Torre Lorenzo also played host to various rendezvous with various friends, even with my college friends. We would take the jeepney ride from Faura to Vito Cruz. Starbucks Rob just doesn't have the same feel—it's always full of foreigners and their "exotic" dates. Dates and meet-ups with my girlfriend also end up here when we run out of ideas, or time, since it's nearby. Aside from the usual dearth of seats, Torre never fails.

But what I love most about this place is the time I get to spend here by myself. During moments like this one, when I 'm bored, I go here. People-watching is always fun. I'd sit at the long tables fronting Taft or Vito Cruz, and watch passerby. I'd think up stories for them. I'd never actually written down any, I just suck at finishing stories. But really, it makes for a relaxing time-killer.

Also, whenever I feel frustrated, I turn to coffee instead of alcohol. It's harder on the pocket, but I'm sure my liver will thank me for it later on. And besides, drinking alone makes me even more depressed. Alone time here just makes me relaxed, then sleepy after a while.
October 17, 2009
Another flashback, to almost a year ago. I'd planned a surpise which had miserably failed. I was worn out from all the relationship stress and I didn't know what else to do. I hung out here for around three hours, until I felt better. I wrote, I read, I texted my friends. That, for me, was the defining moment of my coffee-fueled relationship with this place. Okay, weird. Maybe it's just the coffee—it actually makes me sleepy.
And then there's this last thing about the place—they never get my name right. They've generated more nicknames for me than all my friends and relatives ever have. I've been dubbed RG, RJ, AG, Arjie, Arci, and Liza, among others.

That is, except for today. They finally got my name right. Well, granted that the barista asked me about the spelling, it's still a first. I think my favorite coffee shop is starting to like me back.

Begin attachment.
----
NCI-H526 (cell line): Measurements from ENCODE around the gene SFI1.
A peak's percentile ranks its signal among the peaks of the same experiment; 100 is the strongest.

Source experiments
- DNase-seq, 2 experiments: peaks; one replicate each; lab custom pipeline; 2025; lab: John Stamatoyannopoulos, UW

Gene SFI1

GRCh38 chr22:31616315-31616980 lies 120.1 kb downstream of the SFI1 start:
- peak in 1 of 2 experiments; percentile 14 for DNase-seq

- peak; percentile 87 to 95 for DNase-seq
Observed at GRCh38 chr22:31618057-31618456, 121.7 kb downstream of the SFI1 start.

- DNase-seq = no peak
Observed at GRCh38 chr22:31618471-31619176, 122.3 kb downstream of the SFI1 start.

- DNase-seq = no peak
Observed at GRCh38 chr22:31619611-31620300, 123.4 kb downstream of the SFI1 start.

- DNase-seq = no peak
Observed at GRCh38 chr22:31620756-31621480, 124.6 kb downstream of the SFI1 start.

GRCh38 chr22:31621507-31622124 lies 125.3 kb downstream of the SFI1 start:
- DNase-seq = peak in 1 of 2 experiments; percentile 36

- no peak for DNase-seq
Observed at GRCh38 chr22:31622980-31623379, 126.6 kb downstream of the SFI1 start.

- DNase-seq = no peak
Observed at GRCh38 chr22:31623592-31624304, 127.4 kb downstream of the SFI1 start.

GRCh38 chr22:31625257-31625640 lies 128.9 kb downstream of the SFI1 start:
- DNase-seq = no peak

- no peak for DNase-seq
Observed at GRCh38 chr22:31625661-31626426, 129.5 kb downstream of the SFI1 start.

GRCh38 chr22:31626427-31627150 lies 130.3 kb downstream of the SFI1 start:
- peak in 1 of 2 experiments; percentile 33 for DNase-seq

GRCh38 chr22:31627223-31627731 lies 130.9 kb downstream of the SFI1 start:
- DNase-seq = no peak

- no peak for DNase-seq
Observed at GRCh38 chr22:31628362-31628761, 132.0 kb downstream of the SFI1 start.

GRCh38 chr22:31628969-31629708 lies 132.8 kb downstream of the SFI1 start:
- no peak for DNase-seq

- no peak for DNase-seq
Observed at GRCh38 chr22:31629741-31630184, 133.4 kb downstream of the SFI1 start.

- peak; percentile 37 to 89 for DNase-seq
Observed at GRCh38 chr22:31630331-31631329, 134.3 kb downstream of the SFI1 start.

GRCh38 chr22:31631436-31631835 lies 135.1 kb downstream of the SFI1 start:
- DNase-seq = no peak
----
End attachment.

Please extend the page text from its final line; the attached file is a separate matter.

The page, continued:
Friday, August 13, 2010

Horror Vacui

I've never been afraid of empty spaces. In fact, you know how much I detest crowds and cramped spaces, almost to the point of claustrophobia. There's a certain unpleasantness in having to compete for space and having to get stuck with people I don't know—especially with relationships.

I've always thought of myself as a lone wolf. I manage best on my own. Friends are great, but the freedom of making decisions for myself and not having to depend on anyone appeals to me. In the last couple of years I've managed to train myself in the art of self-sufficience. I've gone from clingy to detached. Don't ask me how or why, but something changed.

Lately, however, I'm starting to become afraid again. Those careless, costly mistakes are taking their toll. I'm running the risk of losing you—and despite my best efforts, I'm absolutely terrified.

You see, you are an exception. To others I'm calm and collected. I laugh and I'm silly, and I care deeply for my friends, but even my closest friends only go so deep. It's gotten to the point where there's an automatic barrier that they can't simply cross. I'm also the best quitter there is—when something annoys or disinterests me, I walk away. I avoid, I resist, and I hide. But you I can never hide from.

With you I'm rash, impractical, emotional; totally irrational. I'm child-like—both when I try too hard to be cute, and when I forget that I'm not supposed to be too vulnerable. I don't know if that's the worst of me, but it's the part of me that drops my defenses. I guess it's also what allows me to feel most contented and at peace when I'm with you.

But with what I've been doing, I've been shutting you out. I apologize for being selfish and stupid and uncaring. It's far less than what you deserve.

It's amazing how you put up with me for the last seven years, when every now and then I have to pull a major overhaul of my attitudes. But here I go again. Someday soon, I'll make it up to you and all that patience will pay off.

I'll make sure of that. Because there are some things I can't afford to lose.

It seems, that the only space I'm afraid to leave empty is the one I've reserved exclusively for you.